Review: Touch, by Claire North: a deeply human and highly satisfying thriller

This is one of the rare books that I finished and thought–That is what I want my books to feel like. For me, it delivered a powerful emotional impact along with the ripping story and engaging characters. It’s the kind of book that made me want to race around forcing all of my friends to read it. No, seriously, read this book!


Kepler, our protagonist, can assume the minds and bodies of others through a touch. They (gender is intriguingly fluid for such entities) are one of a small number of people who discover they can do this. Some of those entities now live for the moment, bouncing between lives with no compunction about what happens to the people they leave behind, without memories of the occupation or what they did during that time. Some deliberately abused the power, but Kepler actually forms partnerships with their hosts, often agreeing to help them through a difficult circumstance–like an addiction the host suffers from, but which Kepler does not. So first of all, I enjoyed the elaboration of this premise, looking at all of the ways the power could be used.

When we first meet Kepler, their host has just been shot in an assassination attempt by a shadowy organization. Kepler is furious because, although the attempt was aimed at them, the assassin deliberately killed the host instead of leaving her alone after Kepler jumped to another body. Kepler determines to discover who wants them dead and why. After a few jumps in a fascinating chase scene, Kepler succeeds in jumping into the assassin himself. But while in a body, they have no access to the memories or thoughts of that person. In order to questions the assassin, Kepler must jump into someone else after securing the guy so he won’t get away.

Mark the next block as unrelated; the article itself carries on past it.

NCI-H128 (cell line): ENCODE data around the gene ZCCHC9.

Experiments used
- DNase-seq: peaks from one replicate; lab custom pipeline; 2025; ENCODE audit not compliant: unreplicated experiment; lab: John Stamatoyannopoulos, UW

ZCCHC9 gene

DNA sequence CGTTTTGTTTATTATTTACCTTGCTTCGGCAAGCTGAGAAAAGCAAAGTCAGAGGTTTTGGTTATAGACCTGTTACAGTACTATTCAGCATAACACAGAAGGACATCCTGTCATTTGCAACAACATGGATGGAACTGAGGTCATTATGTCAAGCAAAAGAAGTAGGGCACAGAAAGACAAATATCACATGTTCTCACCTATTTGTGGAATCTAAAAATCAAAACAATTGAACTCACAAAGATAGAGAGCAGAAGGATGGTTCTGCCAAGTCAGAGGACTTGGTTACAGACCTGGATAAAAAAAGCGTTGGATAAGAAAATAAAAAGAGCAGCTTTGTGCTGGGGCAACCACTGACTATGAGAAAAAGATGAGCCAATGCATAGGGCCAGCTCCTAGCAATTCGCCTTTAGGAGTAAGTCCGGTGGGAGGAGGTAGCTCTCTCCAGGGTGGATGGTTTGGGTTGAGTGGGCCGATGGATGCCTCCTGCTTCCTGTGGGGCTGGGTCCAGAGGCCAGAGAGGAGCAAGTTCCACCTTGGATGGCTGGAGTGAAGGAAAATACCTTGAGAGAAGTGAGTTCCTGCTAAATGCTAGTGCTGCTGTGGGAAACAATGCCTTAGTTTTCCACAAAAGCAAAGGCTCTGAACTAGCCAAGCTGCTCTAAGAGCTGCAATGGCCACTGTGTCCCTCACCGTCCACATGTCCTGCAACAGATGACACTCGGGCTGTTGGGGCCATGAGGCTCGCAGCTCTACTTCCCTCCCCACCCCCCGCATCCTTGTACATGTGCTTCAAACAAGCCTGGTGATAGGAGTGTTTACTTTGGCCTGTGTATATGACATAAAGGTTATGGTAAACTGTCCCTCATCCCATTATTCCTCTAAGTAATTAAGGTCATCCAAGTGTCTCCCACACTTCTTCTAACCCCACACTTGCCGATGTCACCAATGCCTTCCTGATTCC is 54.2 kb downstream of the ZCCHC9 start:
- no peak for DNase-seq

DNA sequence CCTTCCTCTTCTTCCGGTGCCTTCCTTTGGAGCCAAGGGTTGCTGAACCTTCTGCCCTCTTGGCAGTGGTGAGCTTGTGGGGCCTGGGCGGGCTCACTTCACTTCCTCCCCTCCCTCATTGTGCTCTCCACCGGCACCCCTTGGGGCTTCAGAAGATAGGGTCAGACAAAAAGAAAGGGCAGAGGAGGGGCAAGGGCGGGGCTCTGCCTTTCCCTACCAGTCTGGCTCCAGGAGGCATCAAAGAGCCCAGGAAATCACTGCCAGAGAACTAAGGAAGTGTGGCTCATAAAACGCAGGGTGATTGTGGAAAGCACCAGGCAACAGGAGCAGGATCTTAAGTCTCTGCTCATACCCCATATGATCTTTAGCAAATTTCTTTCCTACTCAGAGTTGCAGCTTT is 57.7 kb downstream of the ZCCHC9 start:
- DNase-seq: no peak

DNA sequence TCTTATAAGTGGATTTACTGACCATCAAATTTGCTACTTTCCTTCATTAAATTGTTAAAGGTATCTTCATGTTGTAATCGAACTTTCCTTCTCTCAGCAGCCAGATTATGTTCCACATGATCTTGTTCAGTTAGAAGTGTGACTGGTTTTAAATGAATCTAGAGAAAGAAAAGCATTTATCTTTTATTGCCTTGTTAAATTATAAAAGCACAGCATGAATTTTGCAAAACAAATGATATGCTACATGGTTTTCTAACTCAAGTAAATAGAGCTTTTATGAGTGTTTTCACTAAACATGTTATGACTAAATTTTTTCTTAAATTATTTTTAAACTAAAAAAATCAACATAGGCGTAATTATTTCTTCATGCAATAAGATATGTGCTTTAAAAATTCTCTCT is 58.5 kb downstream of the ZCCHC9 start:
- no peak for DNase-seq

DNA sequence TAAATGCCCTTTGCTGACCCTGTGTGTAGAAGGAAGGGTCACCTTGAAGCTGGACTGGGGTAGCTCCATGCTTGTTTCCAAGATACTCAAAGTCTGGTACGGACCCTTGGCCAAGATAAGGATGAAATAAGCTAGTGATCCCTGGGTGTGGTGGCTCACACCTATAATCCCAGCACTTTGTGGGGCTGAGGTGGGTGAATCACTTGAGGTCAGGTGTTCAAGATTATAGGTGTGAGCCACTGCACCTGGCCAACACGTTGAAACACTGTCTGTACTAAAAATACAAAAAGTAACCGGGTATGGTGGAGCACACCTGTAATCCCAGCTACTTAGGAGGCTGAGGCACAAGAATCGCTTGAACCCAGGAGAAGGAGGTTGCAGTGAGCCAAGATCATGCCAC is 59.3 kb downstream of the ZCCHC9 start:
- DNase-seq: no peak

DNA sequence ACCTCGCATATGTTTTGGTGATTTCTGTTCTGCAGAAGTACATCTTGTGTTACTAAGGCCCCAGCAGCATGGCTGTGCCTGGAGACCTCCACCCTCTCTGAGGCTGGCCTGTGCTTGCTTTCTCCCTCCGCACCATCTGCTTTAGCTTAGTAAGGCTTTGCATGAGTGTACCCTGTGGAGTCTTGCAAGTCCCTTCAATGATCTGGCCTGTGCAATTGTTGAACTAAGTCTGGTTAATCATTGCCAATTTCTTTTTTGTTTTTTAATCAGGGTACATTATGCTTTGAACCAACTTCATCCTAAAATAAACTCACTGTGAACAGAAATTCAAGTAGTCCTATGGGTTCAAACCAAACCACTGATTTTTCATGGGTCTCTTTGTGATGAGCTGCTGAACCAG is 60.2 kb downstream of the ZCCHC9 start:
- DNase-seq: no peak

Thus begins a very interesting relationship. It is exploitative? How would you feel to have someone take over your mind, then leave you behind? How would it feel to be on the other side–a disembodied personality assuming temporary identities?

I felt the author did a very convincing job of creating Kepler as an individual, and building all of these fascinating interactions with hosts and with others–many people don’t even know this is possible, and the few that do have widely varying reactions to it. There are some great twists along the way to a highly satisfying conclusion.

At a recent convention (I believe it was World Fantasy 2015) one of the speakers pointed out the way that a speculative fiction work reflects the world view of the author. This really got me thinking. . .so I think one reason I admire but don’t enjoy George R. R. Martin’s work is that his world view is significantly different from mine. I am ultimately a humanist (in spite of my “you don’t want to be my hero” tagline and often rather grim subject matter), and believe in the potential redemption of both individuals and humanity as a whole.

I found Touch to be very life-affirming on top of its adventure narrative. Read it because it’s a thriller that will leave you breathless. Read it because it’s the story of complex relationships that develop in startling ways. Read it because it will make you question ideas of identity. Just read this book.

About E. C. Ambrose

I spend as much time in my office as I possibly can--thinking up terrible things to do to people who don't exist.
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